Scientists call for lockdown restrictions to remain in place until May 10 months ago

Scientists call for lockdown restrictions to remain in place until May

Politicians have previously said lockdown could end as early as March

British scientists have warned against a rapid easing of lockdown restrictions in the United Kingdom until a large enough proportion of vulnerable groups have been administered the vaccine.


A slower approach to exiting lockdown, with restrictions not eased until May at the earliest, has been advised.

Leading epidemiologists have estimated that as many as one million people in Britain's top priority groups would remain vulnerable, even with a 90 percent uptake in the vaccine amongst them.

The warning came as politicians have suggested that lockdown restrictions could end as soon as March, with Professor Mark Woolhouse of Edinburgh University saying that simulations carried out by himself and his team had found that an early relaxation of restrictions led to a massive resurgence of the virus.

“It's quite possible we will get a resurgence,” he said. “There's no possibility up to phase one [of the vaccine rollout] that we've reached the herd immunity threshold and … there are still vulnerable people in the population who may get infected."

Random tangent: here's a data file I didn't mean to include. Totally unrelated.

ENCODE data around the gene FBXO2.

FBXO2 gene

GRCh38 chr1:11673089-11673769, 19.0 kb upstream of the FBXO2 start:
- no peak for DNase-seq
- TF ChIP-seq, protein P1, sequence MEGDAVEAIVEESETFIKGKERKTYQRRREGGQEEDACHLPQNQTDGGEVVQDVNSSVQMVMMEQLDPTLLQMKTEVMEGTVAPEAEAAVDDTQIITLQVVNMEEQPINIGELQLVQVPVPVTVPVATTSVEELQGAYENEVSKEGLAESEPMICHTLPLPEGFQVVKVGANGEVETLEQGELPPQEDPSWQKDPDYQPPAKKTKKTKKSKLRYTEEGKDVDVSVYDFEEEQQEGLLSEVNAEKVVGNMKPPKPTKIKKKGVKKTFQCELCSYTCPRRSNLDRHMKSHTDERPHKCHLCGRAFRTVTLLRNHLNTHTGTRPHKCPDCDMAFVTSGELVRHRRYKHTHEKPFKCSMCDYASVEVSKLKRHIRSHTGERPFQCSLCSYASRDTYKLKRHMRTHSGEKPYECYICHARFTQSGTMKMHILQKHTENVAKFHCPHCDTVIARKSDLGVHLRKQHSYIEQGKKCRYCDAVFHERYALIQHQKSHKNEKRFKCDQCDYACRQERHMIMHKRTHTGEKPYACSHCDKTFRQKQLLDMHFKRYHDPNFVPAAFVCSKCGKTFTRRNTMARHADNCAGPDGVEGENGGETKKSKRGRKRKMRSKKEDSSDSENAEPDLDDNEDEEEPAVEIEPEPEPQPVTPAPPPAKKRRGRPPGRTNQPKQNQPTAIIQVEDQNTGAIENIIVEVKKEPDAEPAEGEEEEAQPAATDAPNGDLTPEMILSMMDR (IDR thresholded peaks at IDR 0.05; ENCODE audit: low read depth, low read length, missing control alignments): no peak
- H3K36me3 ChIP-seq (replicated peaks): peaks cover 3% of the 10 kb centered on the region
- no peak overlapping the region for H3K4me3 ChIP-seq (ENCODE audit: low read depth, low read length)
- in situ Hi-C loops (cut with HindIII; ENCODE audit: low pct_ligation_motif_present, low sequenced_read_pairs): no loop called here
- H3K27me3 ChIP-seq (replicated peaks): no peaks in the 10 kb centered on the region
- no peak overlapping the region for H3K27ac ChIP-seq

Woolhouse stated that the warning was not based on any failure with regards to the vaccine's efficacy, and more to do with basic numbers, and the large quantity of unvaccinated people.

“It's this 90 per cent figure that is important. It doesn’t have to be gaps in the effectiveness of the vaccine, its failure to protect – it's not that. It’s mostly about the people who haven’t had the vaccine, and if there are large numbers of them, that's a problem," he said.


"That is more people in that group than have already had the infection. So it's clear there's the potential for a bigger epidemic at some stage."

Weeks into the latest lockdown, the UK continues to see hundreds of Covid deaths daily. 1,820 people died on Wednesday, the highest number of the pandemic to date.